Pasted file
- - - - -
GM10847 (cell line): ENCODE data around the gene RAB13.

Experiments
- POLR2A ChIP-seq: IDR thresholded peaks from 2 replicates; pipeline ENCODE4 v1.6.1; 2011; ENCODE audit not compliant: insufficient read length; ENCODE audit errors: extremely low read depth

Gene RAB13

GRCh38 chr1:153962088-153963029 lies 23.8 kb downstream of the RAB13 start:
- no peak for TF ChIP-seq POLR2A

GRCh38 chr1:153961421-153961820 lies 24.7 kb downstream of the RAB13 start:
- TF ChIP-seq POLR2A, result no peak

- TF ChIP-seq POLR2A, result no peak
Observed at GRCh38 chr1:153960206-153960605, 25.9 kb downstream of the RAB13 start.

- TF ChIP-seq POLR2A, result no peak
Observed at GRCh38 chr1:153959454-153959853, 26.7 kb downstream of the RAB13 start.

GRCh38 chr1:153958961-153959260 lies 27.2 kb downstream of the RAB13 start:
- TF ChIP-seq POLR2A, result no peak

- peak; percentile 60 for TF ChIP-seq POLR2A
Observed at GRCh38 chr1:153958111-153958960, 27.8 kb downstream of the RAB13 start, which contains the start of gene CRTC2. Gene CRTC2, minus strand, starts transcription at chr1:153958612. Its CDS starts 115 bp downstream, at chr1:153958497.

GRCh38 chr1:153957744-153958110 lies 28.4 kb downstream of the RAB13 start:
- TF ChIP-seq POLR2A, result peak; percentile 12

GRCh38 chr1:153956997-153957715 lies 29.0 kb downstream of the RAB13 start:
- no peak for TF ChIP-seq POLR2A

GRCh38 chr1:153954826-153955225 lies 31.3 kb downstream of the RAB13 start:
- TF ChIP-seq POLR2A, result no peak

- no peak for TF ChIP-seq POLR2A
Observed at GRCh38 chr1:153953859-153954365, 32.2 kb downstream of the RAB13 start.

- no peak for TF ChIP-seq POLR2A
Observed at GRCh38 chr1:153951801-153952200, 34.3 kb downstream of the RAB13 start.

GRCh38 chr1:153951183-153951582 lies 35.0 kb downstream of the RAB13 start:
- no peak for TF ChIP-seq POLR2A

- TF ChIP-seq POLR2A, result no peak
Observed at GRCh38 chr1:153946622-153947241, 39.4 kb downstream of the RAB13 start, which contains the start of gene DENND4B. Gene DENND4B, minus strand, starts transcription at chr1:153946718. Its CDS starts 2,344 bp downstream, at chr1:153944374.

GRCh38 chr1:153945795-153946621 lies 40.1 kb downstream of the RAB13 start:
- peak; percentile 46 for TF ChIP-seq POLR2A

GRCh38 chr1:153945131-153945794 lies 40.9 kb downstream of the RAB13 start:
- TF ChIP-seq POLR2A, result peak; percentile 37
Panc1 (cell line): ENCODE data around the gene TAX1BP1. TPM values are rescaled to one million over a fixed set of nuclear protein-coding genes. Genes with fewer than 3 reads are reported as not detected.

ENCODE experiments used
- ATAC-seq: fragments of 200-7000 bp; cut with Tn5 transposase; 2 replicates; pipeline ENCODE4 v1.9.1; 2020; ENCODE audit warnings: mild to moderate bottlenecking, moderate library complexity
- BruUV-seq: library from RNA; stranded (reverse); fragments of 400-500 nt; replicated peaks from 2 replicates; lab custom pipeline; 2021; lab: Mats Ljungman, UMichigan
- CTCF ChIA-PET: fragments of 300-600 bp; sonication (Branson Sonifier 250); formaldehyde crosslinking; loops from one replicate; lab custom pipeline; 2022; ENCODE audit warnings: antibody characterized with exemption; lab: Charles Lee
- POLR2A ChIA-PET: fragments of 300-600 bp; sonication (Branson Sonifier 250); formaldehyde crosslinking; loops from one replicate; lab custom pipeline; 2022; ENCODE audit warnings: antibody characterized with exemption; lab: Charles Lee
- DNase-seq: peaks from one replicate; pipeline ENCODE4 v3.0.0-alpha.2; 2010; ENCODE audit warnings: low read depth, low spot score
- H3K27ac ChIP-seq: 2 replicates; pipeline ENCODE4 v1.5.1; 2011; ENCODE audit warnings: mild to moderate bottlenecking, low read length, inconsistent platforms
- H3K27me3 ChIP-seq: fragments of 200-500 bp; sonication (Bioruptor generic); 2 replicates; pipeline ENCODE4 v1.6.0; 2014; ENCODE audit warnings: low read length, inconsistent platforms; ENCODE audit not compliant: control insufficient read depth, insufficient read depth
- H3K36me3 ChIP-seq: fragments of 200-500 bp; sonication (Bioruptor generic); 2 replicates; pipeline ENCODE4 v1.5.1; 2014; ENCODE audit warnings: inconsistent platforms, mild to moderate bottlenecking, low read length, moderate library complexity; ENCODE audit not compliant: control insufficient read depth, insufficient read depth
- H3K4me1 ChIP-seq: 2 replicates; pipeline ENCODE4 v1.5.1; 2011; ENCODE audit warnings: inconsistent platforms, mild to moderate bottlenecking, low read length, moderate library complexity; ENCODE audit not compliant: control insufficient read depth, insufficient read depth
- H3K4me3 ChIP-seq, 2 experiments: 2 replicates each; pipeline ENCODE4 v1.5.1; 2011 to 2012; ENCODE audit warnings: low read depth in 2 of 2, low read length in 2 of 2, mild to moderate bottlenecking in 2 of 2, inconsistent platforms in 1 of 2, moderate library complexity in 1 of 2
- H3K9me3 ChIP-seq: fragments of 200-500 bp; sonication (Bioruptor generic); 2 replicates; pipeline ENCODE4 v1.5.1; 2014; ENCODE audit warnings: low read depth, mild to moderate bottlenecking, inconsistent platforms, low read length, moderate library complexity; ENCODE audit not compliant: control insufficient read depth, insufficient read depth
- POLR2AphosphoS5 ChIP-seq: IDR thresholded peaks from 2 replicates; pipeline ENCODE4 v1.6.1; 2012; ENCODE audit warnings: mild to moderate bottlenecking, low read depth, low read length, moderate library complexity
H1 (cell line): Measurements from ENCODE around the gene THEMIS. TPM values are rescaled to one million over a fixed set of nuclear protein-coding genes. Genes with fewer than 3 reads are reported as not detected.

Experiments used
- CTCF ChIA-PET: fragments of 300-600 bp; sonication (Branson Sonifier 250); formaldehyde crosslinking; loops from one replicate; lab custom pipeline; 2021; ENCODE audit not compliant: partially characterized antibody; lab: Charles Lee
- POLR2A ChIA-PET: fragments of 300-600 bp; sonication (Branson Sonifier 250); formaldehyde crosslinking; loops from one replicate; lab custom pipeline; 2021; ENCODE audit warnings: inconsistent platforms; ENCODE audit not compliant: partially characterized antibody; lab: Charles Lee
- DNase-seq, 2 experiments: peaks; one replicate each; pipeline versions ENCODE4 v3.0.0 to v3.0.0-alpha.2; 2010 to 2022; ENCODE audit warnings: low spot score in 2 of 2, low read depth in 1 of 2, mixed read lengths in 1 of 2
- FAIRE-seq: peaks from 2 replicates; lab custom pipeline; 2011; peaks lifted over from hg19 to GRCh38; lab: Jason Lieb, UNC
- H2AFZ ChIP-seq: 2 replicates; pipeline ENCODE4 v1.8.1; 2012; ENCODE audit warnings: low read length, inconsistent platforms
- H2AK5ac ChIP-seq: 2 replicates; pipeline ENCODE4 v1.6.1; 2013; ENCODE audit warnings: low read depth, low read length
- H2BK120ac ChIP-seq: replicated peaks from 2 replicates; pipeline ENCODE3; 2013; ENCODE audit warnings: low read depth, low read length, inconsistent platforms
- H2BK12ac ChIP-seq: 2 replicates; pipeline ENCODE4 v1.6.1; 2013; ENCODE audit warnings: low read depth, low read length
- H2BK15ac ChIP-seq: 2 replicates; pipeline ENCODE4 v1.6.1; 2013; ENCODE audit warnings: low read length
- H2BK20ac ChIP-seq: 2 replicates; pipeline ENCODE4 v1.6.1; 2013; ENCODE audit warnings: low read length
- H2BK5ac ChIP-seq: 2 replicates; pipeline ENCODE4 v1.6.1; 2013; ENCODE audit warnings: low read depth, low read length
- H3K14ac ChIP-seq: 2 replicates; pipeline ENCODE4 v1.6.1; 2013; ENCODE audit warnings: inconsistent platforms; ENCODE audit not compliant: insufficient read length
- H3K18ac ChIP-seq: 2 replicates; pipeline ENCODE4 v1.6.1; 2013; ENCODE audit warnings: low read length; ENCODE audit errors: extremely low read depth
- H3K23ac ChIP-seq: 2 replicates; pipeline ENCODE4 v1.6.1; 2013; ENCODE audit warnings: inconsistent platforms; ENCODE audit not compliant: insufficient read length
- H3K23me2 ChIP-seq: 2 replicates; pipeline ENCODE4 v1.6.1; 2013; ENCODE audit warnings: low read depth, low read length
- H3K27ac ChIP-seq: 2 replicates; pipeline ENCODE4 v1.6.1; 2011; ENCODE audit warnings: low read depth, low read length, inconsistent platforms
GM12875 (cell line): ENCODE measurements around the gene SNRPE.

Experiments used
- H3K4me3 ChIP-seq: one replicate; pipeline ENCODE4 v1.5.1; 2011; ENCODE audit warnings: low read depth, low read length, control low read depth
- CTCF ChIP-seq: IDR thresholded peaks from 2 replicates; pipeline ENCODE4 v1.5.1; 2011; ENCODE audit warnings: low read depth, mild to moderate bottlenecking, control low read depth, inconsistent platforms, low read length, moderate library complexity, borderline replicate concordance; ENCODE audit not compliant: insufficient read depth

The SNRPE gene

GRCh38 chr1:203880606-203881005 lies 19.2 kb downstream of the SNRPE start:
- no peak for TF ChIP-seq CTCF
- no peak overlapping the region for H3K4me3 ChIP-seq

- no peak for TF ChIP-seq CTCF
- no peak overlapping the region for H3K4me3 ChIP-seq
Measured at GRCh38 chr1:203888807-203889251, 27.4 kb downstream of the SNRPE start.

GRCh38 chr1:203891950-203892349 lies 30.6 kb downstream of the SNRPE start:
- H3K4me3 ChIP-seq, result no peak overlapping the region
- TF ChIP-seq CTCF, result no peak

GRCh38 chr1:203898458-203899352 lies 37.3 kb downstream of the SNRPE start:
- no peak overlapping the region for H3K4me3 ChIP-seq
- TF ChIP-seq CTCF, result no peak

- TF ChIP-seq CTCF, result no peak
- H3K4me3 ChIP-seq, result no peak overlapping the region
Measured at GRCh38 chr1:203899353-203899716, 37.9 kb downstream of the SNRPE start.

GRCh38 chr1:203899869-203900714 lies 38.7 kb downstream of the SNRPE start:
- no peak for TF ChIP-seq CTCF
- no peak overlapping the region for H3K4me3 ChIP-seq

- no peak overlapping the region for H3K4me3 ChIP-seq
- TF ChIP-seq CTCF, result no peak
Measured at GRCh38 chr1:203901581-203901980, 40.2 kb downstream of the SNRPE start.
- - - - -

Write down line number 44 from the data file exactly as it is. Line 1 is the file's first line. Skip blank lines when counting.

- H3K36me3 ChIP-seq: fragments of 200-500 bp; sonication (Bioruptor generic); 2 replicates; pipeline ENCODE4 v1.5.1; 2014; ENCODE audit warnings: inconsistent platforms, mild to moderate bottlenecking, low read length, moderate library complexity; ENCODE audit not compliant: control insufficient read depth, insufficient read depth